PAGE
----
2021-10-15 fixed some broken links

Architecture and Jewellery ... Bohemian West Auckland in the 1950s

Gina Hochstein, University of Auckland 2018

Copyright: All images and photography within this thesis are owned by the author Gina Hochstein



It seems that the the human body and human scale are central to both architecture and jewellery. A student of architecture at Auckland University visited me and asked if I would be a collaborator for her design thesis.

from the Abstract
This design thesis looks at connections between jewellery and architecture. It culminates with the design of an artist-in-residence building on a steep slope in the Titirangi bush. The metaphor of the body as landscape and the brooch as dwelling underpins the thesis.

Jewellery and architecture disciplines were explored showing that both have links through the use of similar words and language.

Both disciplines underwent a history of incorporating similar aesthetic aspects.

Making-jewellery-as-research for the architectural design is discussed in two parts; the first informs the final design and the second focuses on making jewellery to convey architectural information about the building.

This thesis finds that the disciplines of jewellery and architecture incorporate similar histories, theories and aesthetics during the modernist movement and that relationships with the human body are of profound importance in both.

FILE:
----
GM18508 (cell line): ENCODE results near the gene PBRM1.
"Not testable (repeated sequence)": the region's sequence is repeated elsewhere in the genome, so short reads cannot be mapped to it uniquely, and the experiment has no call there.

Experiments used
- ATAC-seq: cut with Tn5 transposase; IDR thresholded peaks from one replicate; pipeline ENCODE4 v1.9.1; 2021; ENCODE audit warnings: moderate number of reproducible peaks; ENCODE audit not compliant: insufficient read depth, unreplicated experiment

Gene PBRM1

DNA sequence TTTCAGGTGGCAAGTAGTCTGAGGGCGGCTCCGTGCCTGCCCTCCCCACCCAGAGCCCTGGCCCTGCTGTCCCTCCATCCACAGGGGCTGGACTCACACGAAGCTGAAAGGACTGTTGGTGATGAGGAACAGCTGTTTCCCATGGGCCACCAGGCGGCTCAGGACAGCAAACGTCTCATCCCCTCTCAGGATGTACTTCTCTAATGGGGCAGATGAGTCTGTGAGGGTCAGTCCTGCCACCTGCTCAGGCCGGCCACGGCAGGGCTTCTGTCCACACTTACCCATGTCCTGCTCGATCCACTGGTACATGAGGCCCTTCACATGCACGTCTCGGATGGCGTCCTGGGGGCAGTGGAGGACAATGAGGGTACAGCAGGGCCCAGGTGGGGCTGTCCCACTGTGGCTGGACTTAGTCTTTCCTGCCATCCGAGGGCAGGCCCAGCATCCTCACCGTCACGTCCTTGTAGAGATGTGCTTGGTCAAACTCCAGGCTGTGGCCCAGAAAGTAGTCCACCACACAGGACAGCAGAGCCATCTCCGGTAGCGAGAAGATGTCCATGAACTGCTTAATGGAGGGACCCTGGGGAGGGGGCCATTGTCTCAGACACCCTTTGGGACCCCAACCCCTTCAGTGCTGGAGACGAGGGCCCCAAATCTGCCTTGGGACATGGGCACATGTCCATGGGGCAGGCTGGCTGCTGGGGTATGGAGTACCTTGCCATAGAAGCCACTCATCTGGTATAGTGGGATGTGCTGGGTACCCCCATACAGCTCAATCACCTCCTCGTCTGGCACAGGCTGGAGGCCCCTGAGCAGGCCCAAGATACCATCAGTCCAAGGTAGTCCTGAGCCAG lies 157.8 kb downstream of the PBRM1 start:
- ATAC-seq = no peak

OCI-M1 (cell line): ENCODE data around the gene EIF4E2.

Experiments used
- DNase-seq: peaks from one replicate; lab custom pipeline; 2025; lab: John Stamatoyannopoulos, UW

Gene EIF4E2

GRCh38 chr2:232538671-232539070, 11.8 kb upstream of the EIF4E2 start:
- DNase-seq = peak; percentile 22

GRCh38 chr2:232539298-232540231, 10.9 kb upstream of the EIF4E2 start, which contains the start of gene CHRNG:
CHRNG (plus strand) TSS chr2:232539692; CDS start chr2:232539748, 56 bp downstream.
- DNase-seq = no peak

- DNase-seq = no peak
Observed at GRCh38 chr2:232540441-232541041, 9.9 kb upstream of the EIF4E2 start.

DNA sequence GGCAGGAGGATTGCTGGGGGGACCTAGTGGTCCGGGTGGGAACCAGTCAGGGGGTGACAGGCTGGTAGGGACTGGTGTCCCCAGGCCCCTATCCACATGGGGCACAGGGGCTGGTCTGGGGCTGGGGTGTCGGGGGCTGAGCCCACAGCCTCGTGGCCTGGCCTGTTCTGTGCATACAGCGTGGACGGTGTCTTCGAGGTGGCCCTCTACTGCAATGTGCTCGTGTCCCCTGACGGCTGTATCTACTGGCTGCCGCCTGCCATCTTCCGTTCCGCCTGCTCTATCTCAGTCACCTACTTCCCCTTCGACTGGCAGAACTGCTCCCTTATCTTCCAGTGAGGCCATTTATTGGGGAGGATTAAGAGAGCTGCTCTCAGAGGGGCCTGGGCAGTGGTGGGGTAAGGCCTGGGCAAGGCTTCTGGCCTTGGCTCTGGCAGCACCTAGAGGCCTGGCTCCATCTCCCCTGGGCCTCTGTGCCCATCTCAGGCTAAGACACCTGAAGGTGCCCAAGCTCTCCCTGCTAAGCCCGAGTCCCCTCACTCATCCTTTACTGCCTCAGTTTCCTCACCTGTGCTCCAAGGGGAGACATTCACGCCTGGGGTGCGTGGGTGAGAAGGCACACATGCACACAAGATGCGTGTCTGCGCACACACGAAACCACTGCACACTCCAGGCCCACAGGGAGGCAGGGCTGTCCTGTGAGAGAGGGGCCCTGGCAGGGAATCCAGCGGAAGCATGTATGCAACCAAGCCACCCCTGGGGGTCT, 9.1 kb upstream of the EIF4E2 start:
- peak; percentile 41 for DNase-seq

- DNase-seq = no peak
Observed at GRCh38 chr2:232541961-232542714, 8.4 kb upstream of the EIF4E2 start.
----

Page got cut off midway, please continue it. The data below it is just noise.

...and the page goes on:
first we began at a beginning: metal and processes. Here we anneal to allow her to hand-work the copper.

then oxide removal with water-cooled tools.

et voila!
this little gem has now become the centre of attention when she returned after her thesis and continued making jewellery of her own.

now for an age-old technique, sand casting, when Delft clay is tamped into an aluminium ring and a model (a shape) is pressed into it and a second part is made.

The model is removed, metal is melted and poured into the cavity.

the casting is immediately available for removal from the sand.

making sheet metal take on a variety of surface textures.

a library of surface effects.


now we are ready for some more advanced jewellery-making.
A layered ring is started.

another layer is added.

the layers are cleaned, assembled and rivet holes drilled and aligned.

setting the rivets.

all assembly is by cold-joining.

a 3D print is pushed into sand and bronze poured into the cavity.

another piece is added to the bronze casting

'gemstones' are set here we have the (double shank) ring.

Scaling Up

Heat forming mild steel for a bracelet component

the bracelet

Now we get to the silicone mold-making and resin casting

and resin casting

grinding the resin

the tiara is displayed

elevation drawings given substance ...

... elevation earrings

Fibonacci's theorem was used to increase the scale of my jewellery.
Here's a rather large piece which might be right for the biggest item.

the sterling silver Stuckey House brooch

A complex relationship of 'wearing' can connect both jewellery and architecture.

design of a building

anodising titanium and niobium

to make colours

artist-in-residence building on a steep slope in the Titirangi bush



Brian Adam - www.adam.co.nz/bushjewellerytuition/graduates/gina/ - Auckland, New Zealand